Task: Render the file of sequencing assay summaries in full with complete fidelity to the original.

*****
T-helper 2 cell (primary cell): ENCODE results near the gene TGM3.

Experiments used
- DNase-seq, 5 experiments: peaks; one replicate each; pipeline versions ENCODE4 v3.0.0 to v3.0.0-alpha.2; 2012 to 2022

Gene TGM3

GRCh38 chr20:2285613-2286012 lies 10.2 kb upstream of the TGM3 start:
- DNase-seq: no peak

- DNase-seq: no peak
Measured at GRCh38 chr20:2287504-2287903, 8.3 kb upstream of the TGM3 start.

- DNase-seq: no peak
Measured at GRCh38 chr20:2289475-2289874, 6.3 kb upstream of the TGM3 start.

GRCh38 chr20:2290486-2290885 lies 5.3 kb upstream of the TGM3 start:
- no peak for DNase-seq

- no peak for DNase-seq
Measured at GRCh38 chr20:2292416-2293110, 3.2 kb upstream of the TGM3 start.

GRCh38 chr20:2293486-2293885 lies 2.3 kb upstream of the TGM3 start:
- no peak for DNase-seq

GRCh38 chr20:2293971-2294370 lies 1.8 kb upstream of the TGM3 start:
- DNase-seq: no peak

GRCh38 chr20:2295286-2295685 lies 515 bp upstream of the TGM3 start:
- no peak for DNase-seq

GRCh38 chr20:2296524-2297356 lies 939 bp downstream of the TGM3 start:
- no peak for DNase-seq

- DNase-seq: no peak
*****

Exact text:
T-helper 2 cell (primary cell): ENCODE results near the gene TGM3.

Experiments used
- DNase-seq, 5 experiments: peaks; one replicate each; pipeline versions ENCODE4 v3.0.0 to v3.0.0-alpha.2; 2012 to 2022

Gene TGM3

GRCh38 chr20:2285613-2286012 lies 10.2 kb upstream of the TGM3 start:
- DNase-seq: no peak

- DNase-seq: no peak
Measured at GRCh38 chr20:2287504-2287903, 8.3 kb upstream of the TGM3 start.

- DNase-seq: no peak
Measured at GRCh38 chr20:2289475-2289874, 6.3 kb upstream of the TGM3 start.

GRCh38 chr20:2290486-2290885 lies 5.3 kb upstream of the TGM3 start:
- no peak for DNase-seq

- no peak for DNase-seq
Measured at GRCh38 chr20:2292416-2293110, 3.2 kb upstream of the TGM3 start.

GRCh38 chr20:2293486-2293885 lies 2.3 kb upstream of the TGM3 start:
- no peak for DNase-seq

GRCh38 chr20:2293971-2294370 lies 1.8 kb upstream of the TGM3 start:
- DNase-seq: no peak

GRCh38 chr20:2295286-2295685 lies 515 bp upstream of the TGM3 start:
- no peak for DNase-seq

GRCh38 chr20:2296524-2297356 lies 939 bp downstream of the TGM3 start:
- no peak for DNase-seq

- DNase-seq: no peak